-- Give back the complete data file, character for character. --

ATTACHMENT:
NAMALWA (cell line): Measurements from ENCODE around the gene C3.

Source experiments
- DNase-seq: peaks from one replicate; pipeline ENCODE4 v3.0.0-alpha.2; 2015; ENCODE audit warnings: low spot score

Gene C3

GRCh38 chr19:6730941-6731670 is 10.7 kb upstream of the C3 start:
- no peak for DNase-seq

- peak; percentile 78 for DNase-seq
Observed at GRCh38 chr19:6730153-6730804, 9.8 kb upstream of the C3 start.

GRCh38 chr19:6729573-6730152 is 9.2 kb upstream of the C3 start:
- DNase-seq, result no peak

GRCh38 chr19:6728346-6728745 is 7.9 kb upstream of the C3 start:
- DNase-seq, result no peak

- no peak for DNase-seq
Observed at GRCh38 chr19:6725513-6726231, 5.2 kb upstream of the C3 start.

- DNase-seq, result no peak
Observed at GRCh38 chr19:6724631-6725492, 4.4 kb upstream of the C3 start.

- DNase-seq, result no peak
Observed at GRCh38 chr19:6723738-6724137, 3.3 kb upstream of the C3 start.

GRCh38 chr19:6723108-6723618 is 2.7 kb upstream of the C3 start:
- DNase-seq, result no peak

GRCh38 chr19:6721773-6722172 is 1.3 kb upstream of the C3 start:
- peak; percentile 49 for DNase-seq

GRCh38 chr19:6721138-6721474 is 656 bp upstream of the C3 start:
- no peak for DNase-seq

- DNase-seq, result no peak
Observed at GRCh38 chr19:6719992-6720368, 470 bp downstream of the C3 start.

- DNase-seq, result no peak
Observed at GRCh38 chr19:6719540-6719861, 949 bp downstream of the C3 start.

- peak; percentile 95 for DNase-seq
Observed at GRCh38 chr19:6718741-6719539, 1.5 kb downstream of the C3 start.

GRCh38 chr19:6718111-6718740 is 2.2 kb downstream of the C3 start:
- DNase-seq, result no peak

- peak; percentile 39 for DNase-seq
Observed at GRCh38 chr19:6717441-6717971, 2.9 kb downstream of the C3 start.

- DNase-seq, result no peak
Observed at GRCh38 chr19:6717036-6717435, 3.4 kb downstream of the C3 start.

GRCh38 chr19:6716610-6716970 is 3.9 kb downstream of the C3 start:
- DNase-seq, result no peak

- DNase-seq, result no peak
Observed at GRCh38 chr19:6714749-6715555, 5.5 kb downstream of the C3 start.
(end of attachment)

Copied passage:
NAMALWA (cell line): Measurements from ENCODE around the gene C3.

Source experiments
- DNase-seq: peaks from one replicate; pipeline ENCODE4 v3.0.0-alpha.2; 2015; ENCODE audit warnings: low spot score

Gene C3

GRCh38 chr19:6730941-6731670 is 10.7 kb upstream of the C3 start:
- no peak for DNase-seq

- peak; percentile 78 for DNase-seq
Observed at GRCh38 chr19:6730153-6730804, 9.8 kb upstream of the C3 start.

GRCh38 chr19:6729573-6730152 is 9.2 kb upstream of the C3 start:
- DNase-seq, result no peak

GRCh38 chr19:6728346-6728745 is 7.9 kb upstream of the C3 start:
- DNase-seq, result no peak

- no peak for DNase-seq
Observed at GRCh38 chr19:6725513-6726231, 5.2 kb upstream of the C3 start.

- DNase-seq, result no peak
Observed at GRCh38 chr19:6724631-6725492, 4.4 kb upstream of the C3 start.

- DNase-seq, result no peak
Observed at GRCh38 chr19:6723738-6724137, 3.3 kb upstream of the C3 start.

GRCh38 chr19:6723108-6723618 is 2.7 kb upstream of the C3 start:
- DNase-seq, result no peak

GRCh38 chr19:6721773-6722172 is 1.3 kb upstream of the C3 start:
- peak; percentile 49 for DNase-seq

GRCh38 chr19:6721138-6721474 is 656 bp upstream of the C3 start:
- no peak for DNase-seq

- DNase-seq, result no peak
Observed at GRCh38 chr19:6719992-6720368, 470 bp downstream of the C3 start.

- DNase-seq, result no peak
Observed at GRCh38 chr19:6719540-6719861, 949 bp downstream of the C3 start.

- peak; percentile 95 for DNase-seq
Observed at GRCh38 chr19:6718741-6719539, 1.5 kb downstream of the C3 start.

GRCh38 chr19:6718111-6718740 is 2.2 kb downstream of the C3 start:
- DNase-seq, result no peak

- peak; percentile 39 for DNase-seq
Observed at GRCh38 chr19:6717441-6717971, 2.9 kb downstream of the C3 start.

- DNase-seq, result no peak
Observed at GRCh38 chr19:6717036-6717435, 3.4 kb downstream of the C3 start.

GRCh38 chr19:6716610-6716970 is 3.9 kb downstream of the C3 start:
- DNase-seq, result no peak

- DNase-seq, result no peak
Observed at GRCh38 chr19:6714749-6715555, 5.5 kb downstream of the C3 start.